Not for the first time in his Formula 1 career, Romain Grosjean is a man under pressure after a tumultuous 2018 season so far.
2018 British Grand Prix analysis
Scorching temperatures were matched by red-hot track action at Silverstone, as the 2018 British Grand Prix delivered the race in which the 2018 title fight was truly ignited.
Sure, this was round 10 of the season and chief title protagonists Lewis Hamilton and Sebastian Vettel had already exchanged top spot in the drivers’ championship on three occasions in 2018.
However, the billed ‘Fight for Five’ – in which four-time champions Vettel and Hamilton would fight each other in a duel to secure a fifth crown – had somewhat been lost in other storylines. Valtteri Bottas has starred, only to be hampered by misfortune. Red Bull has won three races with it’s strongest package since 2013.
These distractions dissolved at Silverstone, replaced by what felt like the first gloves off duel between Vettel and Hamilton. It highlighted and potentially foreshadowed some of the themes that will define the outcome of the championship.
Winning the Le Mans 24 Hours on his first attempt, two-time Formula 1 world champion Fernando Alonso has taken a big step towards becoming “best racing driver in the world.”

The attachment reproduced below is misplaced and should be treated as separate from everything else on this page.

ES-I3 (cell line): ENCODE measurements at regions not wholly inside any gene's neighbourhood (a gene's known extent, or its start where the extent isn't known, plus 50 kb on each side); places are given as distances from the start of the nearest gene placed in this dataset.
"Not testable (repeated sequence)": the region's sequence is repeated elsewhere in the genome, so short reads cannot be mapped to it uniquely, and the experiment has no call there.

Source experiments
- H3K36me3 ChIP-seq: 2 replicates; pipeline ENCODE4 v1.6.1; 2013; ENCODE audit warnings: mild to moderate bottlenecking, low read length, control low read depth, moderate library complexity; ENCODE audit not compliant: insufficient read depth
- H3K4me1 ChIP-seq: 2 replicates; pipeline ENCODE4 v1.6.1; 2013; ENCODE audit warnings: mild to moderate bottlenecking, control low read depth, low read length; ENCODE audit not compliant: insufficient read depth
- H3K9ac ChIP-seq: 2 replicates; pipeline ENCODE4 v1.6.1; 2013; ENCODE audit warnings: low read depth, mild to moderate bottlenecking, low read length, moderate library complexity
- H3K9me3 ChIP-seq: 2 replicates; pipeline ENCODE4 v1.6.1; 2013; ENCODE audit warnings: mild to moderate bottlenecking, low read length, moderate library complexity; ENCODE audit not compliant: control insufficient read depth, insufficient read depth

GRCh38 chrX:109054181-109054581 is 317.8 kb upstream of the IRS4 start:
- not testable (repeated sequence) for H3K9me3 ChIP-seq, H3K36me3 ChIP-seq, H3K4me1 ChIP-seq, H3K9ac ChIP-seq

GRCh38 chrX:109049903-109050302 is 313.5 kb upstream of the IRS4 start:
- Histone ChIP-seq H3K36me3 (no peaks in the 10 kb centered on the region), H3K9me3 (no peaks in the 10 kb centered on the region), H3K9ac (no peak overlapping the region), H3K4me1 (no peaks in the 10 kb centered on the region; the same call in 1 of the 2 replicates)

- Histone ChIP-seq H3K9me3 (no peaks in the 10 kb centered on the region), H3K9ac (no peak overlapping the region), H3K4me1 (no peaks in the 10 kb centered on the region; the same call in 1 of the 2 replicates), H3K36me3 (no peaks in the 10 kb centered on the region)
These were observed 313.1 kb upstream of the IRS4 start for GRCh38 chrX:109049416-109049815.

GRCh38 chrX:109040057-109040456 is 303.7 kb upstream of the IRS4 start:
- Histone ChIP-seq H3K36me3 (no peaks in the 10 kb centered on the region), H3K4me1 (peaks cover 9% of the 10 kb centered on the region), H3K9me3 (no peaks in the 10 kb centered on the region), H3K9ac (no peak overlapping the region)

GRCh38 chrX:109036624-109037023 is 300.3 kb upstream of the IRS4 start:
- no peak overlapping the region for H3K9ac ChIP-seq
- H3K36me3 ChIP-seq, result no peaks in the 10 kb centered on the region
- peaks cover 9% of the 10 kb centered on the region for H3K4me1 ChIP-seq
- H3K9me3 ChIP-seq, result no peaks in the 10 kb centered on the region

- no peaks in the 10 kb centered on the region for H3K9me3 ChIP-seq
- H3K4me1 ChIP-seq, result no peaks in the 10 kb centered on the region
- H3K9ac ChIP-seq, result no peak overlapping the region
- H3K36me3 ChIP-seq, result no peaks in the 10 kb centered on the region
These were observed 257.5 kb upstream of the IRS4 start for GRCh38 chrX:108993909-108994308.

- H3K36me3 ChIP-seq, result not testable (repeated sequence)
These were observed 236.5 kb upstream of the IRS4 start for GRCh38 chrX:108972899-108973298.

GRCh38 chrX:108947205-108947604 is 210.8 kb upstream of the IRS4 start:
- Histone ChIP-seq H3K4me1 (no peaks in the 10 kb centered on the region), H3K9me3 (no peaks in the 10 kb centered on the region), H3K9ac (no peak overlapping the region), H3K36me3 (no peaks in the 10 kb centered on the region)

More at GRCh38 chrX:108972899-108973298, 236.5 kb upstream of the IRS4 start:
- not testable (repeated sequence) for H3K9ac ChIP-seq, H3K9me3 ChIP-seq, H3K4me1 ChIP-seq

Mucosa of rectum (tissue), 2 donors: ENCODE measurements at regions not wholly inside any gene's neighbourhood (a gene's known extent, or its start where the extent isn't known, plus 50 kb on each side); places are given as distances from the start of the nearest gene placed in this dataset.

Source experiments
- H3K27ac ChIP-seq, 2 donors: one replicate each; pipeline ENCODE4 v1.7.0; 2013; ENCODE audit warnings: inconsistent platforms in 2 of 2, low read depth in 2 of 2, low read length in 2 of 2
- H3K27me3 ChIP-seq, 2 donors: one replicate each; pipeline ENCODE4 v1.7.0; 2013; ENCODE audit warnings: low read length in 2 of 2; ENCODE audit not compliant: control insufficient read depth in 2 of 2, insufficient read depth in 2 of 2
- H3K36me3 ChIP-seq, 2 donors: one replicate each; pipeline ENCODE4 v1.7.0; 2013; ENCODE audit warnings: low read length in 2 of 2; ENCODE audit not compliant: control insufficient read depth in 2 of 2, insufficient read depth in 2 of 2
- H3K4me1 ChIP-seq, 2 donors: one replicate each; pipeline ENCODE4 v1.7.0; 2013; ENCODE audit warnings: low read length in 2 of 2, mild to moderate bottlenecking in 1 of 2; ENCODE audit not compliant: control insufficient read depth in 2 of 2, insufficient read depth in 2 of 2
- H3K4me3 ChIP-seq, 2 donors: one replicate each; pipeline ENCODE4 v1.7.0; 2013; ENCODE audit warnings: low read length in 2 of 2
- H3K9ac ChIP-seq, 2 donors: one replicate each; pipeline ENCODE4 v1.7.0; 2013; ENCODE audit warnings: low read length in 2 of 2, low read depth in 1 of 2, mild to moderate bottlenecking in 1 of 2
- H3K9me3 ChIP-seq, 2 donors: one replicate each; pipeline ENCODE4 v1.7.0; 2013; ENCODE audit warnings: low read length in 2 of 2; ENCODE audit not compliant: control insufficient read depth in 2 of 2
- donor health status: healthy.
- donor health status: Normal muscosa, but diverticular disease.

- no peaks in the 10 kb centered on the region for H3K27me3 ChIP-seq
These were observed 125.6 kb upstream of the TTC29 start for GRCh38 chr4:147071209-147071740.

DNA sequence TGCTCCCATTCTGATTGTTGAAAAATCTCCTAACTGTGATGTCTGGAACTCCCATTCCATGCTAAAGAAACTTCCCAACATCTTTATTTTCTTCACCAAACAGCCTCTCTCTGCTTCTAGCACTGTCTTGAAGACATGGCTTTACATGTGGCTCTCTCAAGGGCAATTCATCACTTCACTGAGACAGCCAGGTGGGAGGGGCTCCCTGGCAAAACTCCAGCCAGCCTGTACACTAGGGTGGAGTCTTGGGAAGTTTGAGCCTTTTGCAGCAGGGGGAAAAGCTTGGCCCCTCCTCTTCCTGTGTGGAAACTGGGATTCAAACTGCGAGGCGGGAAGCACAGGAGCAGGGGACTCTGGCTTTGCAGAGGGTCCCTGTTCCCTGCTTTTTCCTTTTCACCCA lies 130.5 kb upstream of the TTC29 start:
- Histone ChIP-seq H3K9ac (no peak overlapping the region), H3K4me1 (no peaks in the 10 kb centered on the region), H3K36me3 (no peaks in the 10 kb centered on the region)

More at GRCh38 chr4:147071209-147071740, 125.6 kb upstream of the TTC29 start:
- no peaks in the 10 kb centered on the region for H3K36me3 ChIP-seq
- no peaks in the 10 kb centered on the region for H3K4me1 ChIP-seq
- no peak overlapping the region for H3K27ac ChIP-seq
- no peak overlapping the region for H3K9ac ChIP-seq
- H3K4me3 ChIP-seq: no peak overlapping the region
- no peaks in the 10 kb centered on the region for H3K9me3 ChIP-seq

2018 Monaco Grand Prix Analysis
When watching Formula 1 races, I steer clear of Twitter. It’s for the same reason as for why it’s best to avoid reviews of a film before watching it for the first time – it’s better not to have someone else’s opinion impeding on your own impressions.
My first reaction when the chequered flag fell on Sunday afternoon – ‘what a brilliant race.’ Safe to say, it was rather surprising to see that the Twitter machine had fired into a frenzy to the contrary, with fans lamenting what they believed to have been a boring race.
Even Fernando Alonso powerfully described it as “the most boring F1 race ever.”
While the top six may have finished in the same positions that they started and overtaking was at a premium, the 2018 Monaco Grand Prix was far better than the critics would lead you to believe.
Haas Formula 1 development driver Santino Ferrucci will make his IndyCar debut this weekend, substituting as part of the driver reshuffle at Dale Coyne Racing for the double-header at Detroit.
His development programme with Haas and current Formula 2 commitments with Trident mean that he remains on a path to F1. However, in an era in which seats at the pinnacle are as hotly contested as ever, getting a foot in the door at an IndyCar team could be hugely valuable.
There is something magical about Monaco. The most densely populated country on the planet invites the Formula 1 circus to put on a showpiece event every year – a 78 lap blast around a location entirely unsuitable for hosting a grand prix.
Nelson Piquet Jr famously described the challenge as like riding a bicycle around your living room. Simply lapping the circuit at the limit of adhesion alone is enough of a trial – overtaking on Monaco’s impossibly narrow streets is the work of a moment of magic.
It may be a procession on Sunday. It may be a winner from pole position and a one-stop strategy. Regardless, there are plenty of reasons to be excited about F1’s blue ribbon event.
Formula 1 has a rich history but has bizarrely been opposed to granting fans access to explore it. However, with their latest innovation, Liberty Media has liberated the archive.